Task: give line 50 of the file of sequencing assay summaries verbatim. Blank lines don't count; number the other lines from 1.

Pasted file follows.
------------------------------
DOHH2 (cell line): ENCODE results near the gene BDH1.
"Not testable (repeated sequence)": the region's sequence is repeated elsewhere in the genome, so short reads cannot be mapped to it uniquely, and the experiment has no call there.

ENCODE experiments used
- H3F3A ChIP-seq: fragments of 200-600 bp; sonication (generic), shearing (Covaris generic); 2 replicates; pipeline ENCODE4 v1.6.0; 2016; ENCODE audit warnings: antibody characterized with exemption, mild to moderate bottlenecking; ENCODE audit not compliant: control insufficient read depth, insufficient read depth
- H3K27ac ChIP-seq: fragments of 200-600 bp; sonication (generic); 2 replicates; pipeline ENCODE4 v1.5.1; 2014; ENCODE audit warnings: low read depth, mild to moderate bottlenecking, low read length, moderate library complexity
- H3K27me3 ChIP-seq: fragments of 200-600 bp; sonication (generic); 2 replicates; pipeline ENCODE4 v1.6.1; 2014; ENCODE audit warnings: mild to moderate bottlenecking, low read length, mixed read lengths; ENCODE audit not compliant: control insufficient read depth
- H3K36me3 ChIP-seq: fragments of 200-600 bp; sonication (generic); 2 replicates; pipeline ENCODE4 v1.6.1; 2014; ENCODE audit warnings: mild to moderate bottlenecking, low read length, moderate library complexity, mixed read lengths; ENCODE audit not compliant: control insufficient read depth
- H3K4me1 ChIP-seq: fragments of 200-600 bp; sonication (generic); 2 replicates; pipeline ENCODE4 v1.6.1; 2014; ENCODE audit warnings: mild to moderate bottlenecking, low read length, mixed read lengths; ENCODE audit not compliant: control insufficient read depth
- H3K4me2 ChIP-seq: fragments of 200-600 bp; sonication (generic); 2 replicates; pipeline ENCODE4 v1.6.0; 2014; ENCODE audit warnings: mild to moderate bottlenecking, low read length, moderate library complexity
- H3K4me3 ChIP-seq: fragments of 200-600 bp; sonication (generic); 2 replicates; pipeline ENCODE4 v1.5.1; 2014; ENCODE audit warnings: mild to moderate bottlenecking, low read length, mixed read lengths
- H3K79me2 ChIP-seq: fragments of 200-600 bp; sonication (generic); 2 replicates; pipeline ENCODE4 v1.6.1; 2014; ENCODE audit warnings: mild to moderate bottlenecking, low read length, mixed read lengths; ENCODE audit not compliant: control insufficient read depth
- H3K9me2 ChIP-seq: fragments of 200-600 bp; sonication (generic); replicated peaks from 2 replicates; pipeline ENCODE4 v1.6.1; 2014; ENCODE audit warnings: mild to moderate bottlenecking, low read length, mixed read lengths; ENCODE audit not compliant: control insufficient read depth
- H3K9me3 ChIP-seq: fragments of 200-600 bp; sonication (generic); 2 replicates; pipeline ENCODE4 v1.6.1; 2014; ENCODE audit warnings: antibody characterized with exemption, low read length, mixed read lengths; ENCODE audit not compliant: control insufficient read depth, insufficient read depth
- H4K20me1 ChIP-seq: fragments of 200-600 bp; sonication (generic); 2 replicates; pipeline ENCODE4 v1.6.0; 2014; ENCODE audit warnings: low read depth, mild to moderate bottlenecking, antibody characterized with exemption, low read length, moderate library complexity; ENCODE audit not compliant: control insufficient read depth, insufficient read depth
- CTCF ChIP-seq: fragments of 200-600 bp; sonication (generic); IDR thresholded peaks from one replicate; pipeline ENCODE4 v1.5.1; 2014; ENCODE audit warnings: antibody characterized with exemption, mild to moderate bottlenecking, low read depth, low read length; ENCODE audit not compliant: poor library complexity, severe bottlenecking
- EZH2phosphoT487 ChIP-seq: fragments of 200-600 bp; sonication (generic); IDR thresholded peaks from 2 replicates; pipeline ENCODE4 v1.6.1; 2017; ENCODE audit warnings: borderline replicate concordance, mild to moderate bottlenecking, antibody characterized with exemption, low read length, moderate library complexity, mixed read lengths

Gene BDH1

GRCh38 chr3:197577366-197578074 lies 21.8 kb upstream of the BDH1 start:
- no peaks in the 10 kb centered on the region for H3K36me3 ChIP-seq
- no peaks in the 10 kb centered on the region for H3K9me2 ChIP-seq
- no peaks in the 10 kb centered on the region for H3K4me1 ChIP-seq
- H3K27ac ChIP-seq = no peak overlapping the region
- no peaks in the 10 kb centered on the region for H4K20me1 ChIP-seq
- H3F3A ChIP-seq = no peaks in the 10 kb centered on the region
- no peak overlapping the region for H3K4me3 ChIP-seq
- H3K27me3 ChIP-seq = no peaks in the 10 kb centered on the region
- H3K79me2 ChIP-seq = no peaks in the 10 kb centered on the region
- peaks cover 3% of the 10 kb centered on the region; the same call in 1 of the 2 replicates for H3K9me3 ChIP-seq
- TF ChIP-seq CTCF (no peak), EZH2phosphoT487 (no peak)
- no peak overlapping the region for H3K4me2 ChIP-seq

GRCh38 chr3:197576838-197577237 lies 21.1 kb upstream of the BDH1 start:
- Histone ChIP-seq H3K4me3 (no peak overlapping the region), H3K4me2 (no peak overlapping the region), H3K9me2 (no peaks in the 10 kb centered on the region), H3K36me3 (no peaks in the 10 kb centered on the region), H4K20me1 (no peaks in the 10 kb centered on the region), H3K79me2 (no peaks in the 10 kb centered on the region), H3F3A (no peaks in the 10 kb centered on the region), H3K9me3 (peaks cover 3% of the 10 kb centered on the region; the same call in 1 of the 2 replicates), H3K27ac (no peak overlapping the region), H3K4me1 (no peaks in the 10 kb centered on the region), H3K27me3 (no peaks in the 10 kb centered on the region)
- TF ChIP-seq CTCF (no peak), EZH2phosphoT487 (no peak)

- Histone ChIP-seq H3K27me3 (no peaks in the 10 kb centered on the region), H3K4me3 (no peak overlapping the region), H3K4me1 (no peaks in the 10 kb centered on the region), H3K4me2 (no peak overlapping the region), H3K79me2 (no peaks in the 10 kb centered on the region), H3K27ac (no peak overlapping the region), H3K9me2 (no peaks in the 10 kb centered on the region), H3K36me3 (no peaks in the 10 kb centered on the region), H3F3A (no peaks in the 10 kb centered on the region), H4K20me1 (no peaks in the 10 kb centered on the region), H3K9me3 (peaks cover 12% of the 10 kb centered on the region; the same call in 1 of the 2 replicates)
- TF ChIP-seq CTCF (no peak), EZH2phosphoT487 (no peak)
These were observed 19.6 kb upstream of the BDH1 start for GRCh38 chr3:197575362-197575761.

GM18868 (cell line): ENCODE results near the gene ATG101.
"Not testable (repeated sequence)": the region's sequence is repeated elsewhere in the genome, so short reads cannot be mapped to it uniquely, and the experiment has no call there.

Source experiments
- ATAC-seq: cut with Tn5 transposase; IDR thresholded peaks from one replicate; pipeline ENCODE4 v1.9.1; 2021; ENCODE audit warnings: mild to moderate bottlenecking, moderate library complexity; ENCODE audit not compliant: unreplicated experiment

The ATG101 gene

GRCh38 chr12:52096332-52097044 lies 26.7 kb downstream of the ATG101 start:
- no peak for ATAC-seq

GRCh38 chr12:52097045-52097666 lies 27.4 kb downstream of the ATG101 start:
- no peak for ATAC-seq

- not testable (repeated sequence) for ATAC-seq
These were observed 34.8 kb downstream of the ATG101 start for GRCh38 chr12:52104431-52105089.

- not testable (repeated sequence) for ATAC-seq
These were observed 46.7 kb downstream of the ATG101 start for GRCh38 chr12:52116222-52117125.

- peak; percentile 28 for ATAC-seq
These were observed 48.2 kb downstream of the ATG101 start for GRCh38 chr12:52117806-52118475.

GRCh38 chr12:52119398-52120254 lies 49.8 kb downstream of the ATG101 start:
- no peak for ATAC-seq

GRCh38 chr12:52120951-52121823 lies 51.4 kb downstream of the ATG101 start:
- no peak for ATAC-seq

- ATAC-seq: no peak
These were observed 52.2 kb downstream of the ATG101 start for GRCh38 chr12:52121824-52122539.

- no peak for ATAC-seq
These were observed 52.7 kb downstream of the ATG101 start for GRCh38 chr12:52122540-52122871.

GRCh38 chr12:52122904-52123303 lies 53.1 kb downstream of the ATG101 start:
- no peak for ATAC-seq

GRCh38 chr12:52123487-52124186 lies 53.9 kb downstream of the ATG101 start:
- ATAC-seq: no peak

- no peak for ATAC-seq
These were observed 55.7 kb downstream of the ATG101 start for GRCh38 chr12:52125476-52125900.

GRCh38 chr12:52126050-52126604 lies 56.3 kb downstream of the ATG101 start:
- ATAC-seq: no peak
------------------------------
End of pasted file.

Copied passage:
- peak; percentile 28 for ATAC-seq